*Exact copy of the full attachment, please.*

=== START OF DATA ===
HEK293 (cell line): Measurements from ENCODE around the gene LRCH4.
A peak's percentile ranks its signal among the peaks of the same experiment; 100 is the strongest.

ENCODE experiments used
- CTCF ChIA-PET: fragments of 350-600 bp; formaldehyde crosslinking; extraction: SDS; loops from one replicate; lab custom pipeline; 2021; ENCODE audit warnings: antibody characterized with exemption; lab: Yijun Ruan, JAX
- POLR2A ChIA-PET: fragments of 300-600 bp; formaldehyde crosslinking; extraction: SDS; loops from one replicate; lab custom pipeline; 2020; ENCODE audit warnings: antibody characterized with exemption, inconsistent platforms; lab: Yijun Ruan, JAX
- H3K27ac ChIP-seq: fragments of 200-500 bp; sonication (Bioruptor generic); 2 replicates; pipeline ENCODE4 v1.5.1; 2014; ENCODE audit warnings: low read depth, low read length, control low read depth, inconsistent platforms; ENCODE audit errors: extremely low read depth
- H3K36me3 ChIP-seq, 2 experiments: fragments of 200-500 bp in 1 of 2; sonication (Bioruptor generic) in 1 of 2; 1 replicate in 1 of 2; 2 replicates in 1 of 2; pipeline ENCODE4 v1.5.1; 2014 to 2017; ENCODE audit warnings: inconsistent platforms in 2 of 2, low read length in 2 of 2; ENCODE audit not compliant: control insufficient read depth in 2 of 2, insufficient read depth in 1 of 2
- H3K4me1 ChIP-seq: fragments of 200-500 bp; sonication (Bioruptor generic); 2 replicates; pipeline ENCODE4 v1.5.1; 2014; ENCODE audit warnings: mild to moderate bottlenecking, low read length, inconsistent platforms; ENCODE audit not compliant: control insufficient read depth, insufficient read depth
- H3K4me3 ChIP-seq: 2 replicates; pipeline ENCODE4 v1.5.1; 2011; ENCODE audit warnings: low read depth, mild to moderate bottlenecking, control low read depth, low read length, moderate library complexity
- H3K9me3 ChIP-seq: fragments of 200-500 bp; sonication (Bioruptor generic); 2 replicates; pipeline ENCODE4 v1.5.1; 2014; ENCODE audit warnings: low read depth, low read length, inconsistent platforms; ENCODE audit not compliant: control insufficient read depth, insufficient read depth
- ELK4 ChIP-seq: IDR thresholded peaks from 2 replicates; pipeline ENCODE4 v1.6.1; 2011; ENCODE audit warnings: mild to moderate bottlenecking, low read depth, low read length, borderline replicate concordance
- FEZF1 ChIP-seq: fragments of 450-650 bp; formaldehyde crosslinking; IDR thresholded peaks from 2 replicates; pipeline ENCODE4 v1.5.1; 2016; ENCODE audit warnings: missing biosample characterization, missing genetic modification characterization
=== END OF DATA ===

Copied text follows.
HEK293 (cell line): Measurements from ENCODE around the gene LRCH4.
A peak's percentile ranks its signal among the peaks of the same experiment; 100 is the strongest.

ENCODE experiments used
- CTCF ChIA-PET: fragments of 350-600 bp; formaldehyde crosslinking; extraction: SDS; loops from one replicate; lab custom pipeline; 2021; ENCODE audit warnings: antibody characterized with exemption; lab: Yijun Ruan, JAX
- POLR2A ChIA-PET: fragments of 300-600 bp; formaldehyde crosslinking; extraction: SDS; loops from one replicate; lab custom pipeline; 2020; ENCODE audit warnings: antibody characterized with exemption, inconsistent platforms; lab: Yijun Ruan, JAX
- H3K27ac ChIP-seq: fragments of 200-500 bp; sonication (Bioruptor generic); 2 replicates; pipeline ENCODE4 v1.5.1; 2014; ENCODE audit warnings: low read depth, low read length, control low read depth, inconsistent platforms; ENCODE audit errors: extremely low read depth
- H3K36me3 ChIP-seq, 2 experiments: fragments of 200-500 bp in 1 of 2; sonication (Bioruptor generic) in 1 of 2; 1 replicate in 1 of 2; 2 replicates in 1 of 2; pipeline ENCODE4 v1.5.1; 2014 to 2017; ENCODE audit warnings: inconsistent platforms in 2 of 2, low read length in 2 of 2; ENCODE audit not compliant: control insufficient read depth in 2 of 2, insufficient read depth in 1 of 2
- H3K4me1 ChIP-seq: fragments of 200-500 bp; sonication (Bioruptor generic); 2 replicates; pipeline ENCODE4 v1.5.1; 2014; ENCODE audit warnings: mild to moderate bottlenecking, low read length, inconsistent platforms; ENCODE audit not compliant: control insufficient read depth, insufficient read depth
- H3K4me3 ChIP-seq: 2 replicates; pipeline ENCODE4 v1.5.1; 2011; ENCODE audit warnings: low read depth, mild to moderate bottlenecking, control low read depth, low read length, moderate library complexity
- H3K9me3 ChIP-seq: fragments of 200-500 bp; sonication (Bioruptor generic); 2 replicates; pipeline ENCODE4 v1.5.1; 2014; ENCODE audit warnings: low read depth, low read length, inconsistent platforms; ENCODE audit not compliant: control insufficient read depth, insufficient read depth
- ELK4 ChIP-seq: IDR thresholded peaks from 2 replicates; pipeline ENCODE4 v1.6.1; 2011; ENCODE audit warnings: mild to moderate bottlenecking, low read depth, low read length, borderline replicate concordance
- FEZF1 ChIP-seq: fragments of 450-650 bp; formaldehyde crosslinking; IDR thresholded peaks from 2 replicates; pipeline ENCODE4 v1.5.1; 2016; ENCODE audit warnings: missing biosample characterization, missing genetic modification characterization